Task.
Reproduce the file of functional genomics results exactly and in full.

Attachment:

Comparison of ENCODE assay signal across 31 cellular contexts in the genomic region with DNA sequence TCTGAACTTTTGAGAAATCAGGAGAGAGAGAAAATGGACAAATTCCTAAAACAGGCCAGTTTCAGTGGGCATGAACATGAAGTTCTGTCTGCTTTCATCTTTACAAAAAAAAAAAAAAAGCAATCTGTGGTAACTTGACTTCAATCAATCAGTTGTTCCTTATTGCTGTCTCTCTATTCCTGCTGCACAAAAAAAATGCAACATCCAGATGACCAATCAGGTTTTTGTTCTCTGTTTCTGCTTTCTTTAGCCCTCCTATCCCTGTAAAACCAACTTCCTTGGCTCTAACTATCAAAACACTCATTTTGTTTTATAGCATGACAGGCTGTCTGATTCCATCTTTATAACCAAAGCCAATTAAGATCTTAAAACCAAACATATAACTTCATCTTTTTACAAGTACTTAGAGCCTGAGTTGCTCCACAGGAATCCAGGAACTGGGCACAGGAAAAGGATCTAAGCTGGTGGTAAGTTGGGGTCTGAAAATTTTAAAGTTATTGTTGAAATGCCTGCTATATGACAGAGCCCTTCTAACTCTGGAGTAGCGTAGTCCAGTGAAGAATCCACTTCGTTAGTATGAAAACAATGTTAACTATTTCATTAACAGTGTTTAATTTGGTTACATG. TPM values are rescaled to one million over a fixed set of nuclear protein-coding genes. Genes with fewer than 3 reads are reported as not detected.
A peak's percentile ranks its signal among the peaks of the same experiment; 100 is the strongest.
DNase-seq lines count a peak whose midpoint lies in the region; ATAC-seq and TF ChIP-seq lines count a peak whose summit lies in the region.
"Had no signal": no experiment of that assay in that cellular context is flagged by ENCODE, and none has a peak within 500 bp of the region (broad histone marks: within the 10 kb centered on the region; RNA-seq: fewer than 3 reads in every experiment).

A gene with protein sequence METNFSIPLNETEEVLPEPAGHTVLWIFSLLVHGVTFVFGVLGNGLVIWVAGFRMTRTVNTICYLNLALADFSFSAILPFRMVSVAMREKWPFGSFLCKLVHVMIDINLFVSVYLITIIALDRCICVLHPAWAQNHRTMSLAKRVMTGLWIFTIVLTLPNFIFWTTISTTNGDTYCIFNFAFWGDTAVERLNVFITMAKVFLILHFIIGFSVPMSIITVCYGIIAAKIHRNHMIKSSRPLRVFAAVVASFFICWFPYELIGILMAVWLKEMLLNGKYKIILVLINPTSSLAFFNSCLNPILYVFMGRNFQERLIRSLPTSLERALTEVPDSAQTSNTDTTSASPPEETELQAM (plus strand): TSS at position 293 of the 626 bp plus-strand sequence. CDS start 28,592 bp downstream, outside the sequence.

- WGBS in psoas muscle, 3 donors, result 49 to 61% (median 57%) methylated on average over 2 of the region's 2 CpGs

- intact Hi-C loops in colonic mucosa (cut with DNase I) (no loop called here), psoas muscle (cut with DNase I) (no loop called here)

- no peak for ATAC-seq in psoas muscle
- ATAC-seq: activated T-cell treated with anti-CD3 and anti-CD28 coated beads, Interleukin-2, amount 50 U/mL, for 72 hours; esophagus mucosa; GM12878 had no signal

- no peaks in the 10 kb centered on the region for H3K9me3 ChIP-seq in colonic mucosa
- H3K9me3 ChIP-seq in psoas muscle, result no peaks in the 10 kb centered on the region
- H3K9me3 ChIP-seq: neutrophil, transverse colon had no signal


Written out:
Comparison of ENCODE assay signal across 31 cellular contexts in the genomic region with DNA sequence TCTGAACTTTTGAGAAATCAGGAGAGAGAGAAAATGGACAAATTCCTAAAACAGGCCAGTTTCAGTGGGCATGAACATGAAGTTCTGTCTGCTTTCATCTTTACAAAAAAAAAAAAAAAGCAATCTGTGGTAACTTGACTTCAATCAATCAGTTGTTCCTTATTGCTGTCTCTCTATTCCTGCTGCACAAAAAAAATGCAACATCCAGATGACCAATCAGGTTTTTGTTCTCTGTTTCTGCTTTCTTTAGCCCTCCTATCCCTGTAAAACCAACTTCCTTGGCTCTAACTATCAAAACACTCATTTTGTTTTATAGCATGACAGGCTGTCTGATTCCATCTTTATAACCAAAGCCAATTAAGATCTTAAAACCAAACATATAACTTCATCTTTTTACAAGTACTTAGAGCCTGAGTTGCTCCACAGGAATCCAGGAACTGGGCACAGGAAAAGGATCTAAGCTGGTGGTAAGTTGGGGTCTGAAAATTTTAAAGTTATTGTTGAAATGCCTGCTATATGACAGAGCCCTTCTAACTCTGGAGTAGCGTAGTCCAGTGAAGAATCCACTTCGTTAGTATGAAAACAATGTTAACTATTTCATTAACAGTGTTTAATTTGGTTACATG. TPM values are rescaled to one million over a fixed set of nuclear protein-coding genes. Genes with fewer than 3 reads are reported as not detected.
A peak's percentile ranks its signal among the peaks of the same experiment; 100 is the strongest.
DNase-seq lines count a peak whose midpoint lies in the region; ATAC-seq and TF ChIP-seq lines count a peak whose summit lies in the region.
"Had no signal": no experiment of that assay in that cellular context is flagged by ENCODE, and none has a peak within 500 bp of the region (broad histone marks: within the 10 kb centered on the region; RNA-seq: fewer than 3 reads in every experiment).

A gene with protein sequence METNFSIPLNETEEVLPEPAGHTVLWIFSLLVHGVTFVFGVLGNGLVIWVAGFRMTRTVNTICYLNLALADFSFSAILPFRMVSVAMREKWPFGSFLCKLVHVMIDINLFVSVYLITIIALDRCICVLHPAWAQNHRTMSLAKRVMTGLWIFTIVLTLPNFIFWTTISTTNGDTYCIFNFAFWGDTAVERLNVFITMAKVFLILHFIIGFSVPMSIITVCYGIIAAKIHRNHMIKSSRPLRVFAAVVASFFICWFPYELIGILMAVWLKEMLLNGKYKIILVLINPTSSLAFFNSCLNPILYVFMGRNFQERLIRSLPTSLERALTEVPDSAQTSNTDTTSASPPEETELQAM (plus strand): TSS at position 293 of the 626 bp plus-strand sequence. CDS start 28,592 bp downstream, outside the sequence.

- WGBS in psoas muscle, 3 donors, result 49 to 61% (median 57%) methylated on average over 2 of the region's 2 CpGs

- intact Hi-C loops in colonic mucosa (cut with DNase I) (no loop called here), psoas muscle (cut with DNase I) (no loop called here)

- no peak for ATAC-seq in psoas muscle
- ATAC-seq: activated T-cell treated with anti-CD3 and anti-CD28 coated beads, Interleukin-2, amount 50 U/mL, for 72 hours; esophagus mucosa; GM12878 had no signal

- no peaks in the 10 kb centered on the region for H3K9me3 ChIP-seq in colonic mucosa
- H3K9me3 ChIP-seq in psoas muscle, result no peaks in the 10 kb centered on the region
- H3K9me3 ChIP-seq: neutrophil, transverse colon had no signal